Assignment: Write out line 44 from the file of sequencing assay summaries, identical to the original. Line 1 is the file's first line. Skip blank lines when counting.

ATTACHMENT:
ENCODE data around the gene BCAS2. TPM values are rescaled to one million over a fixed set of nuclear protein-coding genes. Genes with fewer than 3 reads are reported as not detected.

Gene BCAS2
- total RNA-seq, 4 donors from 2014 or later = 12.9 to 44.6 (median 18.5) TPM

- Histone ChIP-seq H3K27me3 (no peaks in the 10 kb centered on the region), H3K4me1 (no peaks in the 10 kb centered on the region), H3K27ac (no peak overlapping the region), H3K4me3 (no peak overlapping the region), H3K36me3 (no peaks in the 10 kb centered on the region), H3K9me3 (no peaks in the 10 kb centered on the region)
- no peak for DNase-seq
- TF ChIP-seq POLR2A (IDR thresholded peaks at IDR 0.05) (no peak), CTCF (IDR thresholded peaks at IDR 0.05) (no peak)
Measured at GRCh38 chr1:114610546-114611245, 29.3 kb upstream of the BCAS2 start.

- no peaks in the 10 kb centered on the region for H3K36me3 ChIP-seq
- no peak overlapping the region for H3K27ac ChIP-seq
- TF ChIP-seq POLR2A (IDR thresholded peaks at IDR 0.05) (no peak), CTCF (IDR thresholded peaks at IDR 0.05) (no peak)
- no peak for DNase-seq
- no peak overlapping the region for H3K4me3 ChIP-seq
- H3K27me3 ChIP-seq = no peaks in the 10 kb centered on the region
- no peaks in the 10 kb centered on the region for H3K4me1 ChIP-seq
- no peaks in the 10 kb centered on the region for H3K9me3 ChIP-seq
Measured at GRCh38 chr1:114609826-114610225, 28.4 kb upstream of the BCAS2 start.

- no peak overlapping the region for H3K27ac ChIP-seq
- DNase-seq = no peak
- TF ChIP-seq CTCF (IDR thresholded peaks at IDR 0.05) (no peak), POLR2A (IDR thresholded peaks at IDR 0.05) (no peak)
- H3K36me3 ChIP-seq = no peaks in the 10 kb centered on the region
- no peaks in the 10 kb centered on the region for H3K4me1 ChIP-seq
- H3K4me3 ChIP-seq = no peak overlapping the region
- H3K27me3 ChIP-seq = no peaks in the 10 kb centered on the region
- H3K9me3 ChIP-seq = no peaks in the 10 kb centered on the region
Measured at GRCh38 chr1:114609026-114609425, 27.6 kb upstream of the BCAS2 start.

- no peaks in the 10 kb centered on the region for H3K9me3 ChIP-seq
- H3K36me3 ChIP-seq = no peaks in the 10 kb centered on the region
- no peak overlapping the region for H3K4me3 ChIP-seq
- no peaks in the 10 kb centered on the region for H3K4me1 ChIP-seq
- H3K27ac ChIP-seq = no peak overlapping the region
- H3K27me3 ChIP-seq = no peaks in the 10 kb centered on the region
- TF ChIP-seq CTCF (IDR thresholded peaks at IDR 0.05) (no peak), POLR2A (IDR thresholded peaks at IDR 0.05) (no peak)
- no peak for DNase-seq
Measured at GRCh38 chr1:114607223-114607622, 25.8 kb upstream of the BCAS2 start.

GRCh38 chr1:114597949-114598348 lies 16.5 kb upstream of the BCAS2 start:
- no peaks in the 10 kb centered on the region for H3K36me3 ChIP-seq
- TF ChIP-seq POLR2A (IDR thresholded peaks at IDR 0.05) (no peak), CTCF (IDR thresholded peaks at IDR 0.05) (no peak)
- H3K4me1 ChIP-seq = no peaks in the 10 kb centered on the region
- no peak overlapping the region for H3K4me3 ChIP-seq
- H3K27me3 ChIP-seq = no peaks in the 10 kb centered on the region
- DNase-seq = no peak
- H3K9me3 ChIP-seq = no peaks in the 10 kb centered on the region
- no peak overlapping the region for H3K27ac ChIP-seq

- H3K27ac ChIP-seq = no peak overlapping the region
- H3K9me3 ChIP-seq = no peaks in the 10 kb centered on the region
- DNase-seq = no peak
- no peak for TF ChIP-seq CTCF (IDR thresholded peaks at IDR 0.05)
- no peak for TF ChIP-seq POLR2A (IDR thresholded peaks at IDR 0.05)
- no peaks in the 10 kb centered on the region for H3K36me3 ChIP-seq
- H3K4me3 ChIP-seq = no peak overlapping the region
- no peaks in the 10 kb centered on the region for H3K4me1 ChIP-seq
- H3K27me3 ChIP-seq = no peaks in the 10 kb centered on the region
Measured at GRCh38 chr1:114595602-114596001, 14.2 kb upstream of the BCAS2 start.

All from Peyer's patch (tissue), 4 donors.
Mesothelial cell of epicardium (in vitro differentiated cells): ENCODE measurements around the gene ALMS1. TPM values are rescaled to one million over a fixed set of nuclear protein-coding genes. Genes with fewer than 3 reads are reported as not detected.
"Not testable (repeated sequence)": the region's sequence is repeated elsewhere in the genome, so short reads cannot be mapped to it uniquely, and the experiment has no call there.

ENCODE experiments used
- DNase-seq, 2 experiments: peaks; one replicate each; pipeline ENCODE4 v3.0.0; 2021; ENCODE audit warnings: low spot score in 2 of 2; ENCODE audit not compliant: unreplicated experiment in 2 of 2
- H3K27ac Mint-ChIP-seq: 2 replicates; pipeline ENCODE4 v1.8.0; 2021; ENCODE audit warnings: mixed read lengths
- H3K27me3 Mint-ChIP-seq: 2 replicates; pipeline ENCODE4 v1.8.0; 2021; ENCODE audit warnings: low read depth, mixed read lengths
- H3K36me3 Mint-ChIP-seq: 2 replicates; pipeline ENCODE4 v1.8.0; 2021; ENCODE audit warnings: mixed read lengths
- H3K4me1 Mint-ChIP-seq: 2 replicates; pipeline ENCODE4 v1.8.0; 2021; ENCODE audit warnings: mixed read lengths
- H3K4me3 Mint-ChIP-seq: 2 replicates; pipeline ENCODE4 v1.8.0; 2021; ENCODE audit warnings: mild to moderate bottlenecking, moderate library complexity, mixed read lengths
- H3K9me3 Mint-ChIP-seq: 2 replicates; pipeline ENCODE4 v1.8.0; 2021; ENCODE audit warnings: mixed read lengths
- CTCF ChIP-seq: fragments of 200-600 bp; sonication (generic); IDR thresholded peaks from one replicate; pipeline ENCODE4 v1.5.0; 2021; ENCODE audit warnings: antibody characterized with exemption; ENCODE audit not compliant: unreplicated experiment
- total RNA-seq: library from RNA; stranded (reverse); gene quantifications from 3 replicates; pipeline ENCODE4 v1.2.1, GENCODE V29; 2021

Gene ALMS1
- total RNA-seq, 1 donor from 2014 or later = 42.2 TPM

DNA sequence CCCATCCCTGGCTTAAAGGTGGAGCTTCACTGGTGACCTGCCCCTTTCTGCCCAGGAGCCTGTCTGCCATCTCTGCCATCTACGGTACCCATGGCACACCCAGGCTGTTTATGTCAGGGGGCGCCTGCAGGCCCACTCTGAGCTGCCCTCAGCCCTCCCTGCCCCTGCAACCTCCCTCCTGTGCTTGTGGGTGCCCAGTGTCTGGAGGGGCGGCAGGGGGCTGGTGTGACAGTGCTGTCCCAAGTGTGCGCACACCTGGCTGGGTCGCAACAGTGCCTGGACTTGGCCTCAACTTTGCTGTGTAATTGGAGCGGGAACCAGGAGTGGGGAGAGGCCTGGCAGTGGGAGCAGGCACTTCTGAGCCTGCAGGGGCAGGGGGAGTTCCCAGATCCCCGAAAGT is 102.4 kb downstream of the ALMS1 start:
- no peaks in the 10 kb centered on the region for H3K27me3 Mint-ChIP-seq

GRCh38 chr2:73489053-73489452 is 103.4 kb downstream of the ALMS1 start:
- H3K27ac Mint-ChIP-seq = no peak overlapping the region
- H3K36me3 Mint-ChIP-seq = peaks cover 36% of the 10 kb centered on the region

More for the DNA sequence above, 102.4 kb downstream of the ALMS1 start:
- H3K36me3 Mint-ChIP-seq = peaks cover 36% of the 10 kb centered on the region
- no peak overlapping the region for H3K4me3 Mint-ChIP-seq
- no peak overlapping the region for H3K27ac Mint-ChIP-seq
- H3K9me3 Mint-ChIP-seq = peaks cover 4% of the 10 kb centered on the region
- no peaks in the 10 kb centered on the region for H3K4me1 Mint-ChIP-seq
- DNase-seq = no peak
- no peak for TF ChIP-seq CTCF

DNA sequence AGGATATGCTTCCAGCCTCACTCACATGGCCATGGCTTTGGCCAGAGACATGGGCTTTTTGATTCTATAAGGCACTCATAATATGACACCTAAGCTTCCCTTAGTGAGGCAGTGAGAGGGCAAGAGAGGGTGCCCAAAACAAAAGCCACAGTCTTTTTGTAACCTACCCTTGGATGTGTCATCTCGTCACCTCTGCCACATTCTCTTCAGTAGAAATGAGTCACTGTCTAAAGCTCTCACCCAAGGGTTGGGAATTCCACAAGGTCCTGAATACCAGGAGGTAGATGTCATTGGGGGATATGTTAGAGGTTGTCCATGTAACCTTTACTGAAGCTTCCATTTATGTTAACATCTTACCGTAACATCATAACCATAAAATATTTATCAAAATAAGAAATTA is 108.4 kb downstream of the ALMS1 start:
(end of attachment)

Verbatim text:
- H3K27ac ChIP-seq = no peak overlapping the region